Riccardo Massi

Tenore

Tosca (Sydney Opera House) – Daily Review

Tosca review (Sydney Opera House) on Daily Review - 14.01.2015

When director John Bell’s production of Puccini’s Tosca premiered in Sydney in 2013, it was a clear dramatic masterpiece; taut, full of dramatic tension and fully-realised characters. The performances, by Alexia Voulgaridou, Yonghoon Lee and John Wegner, set the bar staggeringly high — so high, in fact, that I remember worrying that I’d been spoiled and that all future outings of Bell’s production would pale in comparison.

Not likely. Not with the vocal and dramatic dexterity South African soprano Amanda Echalaz brings to the title role. The breadth and creamy, dark warmth of her tone is apparent from the first phrases she sings off stage. When she bursts forth, she reveals a genuinely stunning spinto soprano with even power throughout her entire range. So assured is her performance — comfortably tackling every vocal challenge — you could almost imagine the role was written especially with Echalaz in mind. But it’s her dramatic performance that impresses most.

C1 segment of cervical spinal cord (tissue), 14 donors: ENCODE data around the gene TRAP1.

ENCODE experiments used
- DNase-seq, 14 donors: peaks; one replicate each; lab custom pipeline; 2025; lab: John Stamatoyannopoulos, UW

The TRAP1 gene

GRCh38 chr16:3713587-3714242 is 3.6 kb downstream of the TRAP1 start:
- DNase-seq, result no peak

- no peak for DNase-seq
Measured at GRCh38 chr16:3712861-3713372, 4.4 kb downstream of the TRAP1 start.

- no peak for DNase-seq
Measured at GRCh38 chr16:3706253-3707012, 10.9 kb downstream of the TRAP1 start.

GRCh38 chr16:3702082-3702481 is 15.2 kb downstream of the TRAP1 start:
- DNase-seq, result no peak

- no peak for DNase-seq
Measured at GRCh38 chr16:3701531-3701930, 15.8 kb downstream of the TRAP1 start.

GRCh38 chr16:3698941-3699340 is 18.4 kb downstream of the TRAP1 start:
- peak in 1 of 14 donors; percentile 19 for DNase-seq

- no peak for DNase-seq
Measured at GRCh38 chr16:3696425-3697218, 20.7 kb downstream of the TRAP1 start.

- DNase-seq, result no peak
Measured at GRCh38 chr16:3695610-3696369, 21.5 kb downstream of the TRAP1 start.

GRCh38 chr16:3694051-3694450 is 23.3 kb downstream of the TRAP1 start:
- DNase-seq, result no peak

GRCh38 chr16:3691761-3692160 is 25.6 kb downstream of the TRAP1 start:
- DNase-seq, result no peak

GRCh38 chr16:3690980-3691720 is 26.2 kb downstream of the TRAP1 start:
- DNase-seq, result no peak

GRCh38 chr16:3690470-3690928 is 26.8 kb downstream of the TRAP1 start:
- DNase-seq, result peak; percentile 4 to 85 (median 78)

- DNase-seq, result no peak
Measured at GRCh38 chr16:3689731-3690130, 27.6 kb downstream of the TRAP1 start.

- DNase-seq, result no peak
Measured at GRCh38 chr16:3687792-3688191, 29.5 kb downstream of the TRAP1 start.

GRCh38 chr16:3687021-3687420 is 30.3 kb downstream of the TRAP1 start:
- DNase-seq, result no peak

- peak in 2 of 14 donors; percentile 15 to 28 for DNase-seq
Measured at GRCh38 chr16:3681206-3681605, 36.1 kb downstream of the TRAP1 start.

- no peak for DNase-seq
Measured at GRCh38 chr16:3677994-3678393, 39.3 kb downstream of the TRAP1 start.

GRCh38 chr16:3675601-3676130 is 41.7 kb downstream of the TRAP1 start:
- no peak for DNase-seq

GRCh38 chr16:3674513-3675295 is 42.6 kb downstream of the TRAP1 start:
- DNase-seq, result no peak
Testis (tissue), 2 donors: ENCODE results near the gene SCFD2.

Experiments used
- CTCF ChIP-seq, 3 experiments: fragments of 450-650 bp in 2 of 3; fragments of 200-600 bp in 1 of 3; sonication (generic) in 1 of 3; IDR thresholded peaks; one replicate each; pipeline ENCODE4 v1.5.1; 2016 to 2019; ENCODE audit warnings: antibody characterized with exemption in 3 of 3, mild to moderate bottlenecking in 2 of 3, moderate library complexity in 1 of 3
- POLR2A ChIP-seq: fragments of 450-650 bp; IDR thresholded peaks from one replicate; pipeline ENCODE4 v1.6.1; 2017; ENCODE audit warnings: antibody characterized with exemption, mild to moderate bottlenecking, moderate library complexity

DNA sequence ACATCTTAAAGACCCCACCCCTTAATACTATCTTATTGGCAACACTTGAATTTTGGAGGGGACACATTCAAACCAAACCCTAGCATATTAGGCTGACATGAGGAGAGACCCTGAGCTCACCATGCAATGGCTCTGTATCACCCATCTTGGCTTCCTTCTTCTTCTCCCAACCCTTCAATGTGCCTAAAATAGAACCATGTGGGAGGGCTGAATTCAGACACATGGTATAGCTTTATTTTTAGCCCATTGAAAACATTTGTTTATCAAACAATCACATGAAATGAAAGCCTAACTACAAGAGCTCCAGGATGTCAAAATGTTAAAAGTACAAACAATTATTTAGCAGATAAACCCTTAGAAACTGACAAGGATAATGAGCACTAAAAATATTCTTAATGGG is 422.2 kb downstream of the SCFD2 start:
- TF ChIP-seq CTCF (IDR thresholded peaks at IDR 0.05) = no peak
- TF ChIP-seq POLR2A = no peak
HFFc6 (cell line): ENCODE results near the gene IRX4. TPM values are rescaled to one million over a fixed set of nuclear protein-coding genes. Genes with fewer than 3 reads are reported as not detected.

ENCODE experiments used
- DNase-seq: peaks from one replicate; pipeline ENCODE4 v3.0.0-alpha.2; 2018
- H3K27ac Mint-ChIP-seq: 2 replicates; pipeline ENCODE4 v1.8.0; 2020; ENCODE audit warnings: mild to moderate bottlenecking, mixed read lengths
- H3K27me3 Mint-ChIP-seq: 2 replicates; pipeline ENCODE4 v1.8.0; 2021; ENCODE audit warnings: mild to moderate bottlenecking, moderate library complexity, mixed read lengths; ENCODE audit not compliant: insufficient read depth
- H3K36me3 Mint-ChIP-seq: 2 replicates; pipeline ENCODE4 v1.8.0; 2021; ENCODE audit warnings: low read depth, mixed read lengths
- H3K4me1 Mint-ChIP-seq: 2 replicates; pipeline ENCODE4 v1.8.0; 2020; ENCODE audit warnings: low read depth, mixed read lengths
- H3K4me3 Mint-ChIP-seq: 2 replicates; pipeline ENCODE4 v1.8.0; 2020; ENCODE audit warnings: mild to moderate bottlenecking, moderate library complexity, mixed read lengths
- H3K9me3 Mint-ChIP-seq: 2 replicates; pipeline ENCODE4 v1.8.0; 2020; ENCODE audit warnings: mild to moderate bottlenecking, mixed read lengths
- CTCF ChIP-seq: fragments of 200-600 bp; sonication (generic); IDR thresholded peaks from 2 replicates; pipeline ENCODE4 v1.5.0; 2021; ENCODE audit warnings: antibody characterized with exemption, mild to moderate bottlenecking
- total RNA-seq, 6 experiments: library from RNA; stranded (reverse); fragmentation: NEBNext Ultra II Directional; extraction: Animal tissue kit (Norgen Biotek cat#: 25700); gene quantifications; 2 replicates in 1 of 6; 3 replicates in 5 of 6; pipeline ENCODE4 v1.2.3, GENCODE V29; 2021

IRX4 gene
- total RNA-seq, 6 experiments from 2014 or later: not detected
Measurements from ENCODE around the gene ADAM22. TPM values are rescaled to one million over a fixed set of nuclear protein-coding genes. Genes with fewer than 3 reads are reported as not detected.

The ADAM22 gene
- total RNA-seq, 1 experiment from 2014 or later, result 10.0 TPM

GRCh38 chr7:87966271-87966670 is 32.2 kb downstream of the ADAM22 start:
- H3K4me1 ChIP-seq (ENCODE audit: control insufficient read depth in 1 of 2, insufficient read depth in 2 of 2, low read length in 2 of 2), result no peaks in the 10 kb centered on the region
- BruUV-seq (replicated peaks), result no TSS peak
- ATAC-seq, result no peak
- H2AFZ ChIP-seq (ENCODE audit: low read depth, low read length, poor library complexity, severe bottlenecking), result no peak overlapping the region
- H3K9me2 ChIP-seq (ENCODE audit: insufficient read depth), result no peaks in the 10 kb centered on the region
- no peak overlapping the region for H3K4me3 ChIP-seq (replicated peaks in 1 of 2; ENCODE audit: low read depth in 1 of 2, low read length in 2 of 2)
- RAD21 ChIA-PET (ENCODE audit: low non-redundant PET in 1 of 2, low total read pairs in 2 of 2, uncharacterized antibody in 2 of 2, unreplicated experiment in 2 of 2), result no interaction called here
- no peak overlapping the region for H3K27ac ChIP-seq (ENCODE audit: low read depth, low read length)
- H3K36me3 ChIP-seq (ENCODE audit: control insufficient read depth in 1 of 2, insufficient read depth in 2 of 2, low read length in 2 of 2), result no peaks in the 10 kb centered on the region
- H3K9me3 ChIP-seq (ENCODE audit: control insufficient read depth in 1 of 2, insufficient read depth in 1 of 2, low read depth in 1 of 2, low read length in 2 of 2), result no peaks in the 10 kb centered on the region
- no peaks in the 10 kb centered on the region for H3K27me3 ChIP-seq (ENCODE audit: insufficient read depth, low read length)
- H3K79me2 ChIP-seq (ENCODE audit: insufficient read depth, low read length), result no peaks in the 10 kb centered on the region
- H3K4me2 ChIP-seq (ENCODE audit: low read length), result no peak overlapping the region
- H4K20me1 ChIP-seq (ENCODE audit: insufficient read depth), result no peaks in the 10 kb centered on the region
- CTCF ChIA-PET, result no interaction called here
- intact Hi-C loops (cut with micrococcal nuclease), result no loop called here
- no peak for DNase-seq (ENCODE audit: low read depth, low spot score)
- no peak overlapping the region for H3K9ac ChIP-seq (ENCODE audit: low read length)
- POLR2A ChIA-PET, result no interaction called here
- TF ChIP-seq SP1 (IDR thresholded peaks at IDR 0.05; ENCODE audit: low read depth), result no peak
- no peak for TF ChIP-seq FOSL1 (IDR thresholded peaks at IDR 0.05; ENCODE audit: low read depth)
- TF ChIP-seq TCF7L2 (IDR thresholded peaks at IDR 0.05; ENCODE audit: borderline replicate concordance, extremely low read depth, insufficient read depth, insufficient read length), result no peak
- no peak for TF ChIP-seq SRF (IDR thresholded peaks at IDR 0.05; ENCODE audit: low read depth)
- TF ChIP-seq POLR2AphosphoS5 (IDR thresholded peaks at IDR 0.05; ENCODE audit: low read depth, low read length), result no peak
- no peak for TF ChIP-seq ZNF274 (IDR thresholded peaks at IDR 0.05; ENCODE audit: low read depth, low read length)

Her skills are perhaps best exemplified in her performance of the iconic aria Vissi d’arte. Puccini famously came to regret putting the aria smack-bang in the middle of the second act, concerned that the soprano showpiece held up the seething tension at play. Not in Echalaz’s hands; it becomes a monologue with a complete narrative arc. She’s lit a fire under this revival, and the standard of everything else on stage seems to have lifted to match her.

Bell’s production ingeniously moves the action from Rome in 1800 forward to Nazi-controlled Rome in the early 1940s — it’s a very comfortable update, which just serves to exemplify how universal and timeless Tosca’s story really is. The abuse of power (including sexual power) and its uncomfortable relationship with religion is intensely felt in the final moments of the first act in this production, when Nazis march through a church, commanding all around them. Then again as Scarpia (Claudio Sgura) attempts to coerce Tosca into performing sexual acts to save her lover. As Bell points out in his directors notes, these are things still happening all around the world today, and he, along with assistant director Roger Press, imbues these scenes with the stark reality, terror and ugliness of the situation.. 

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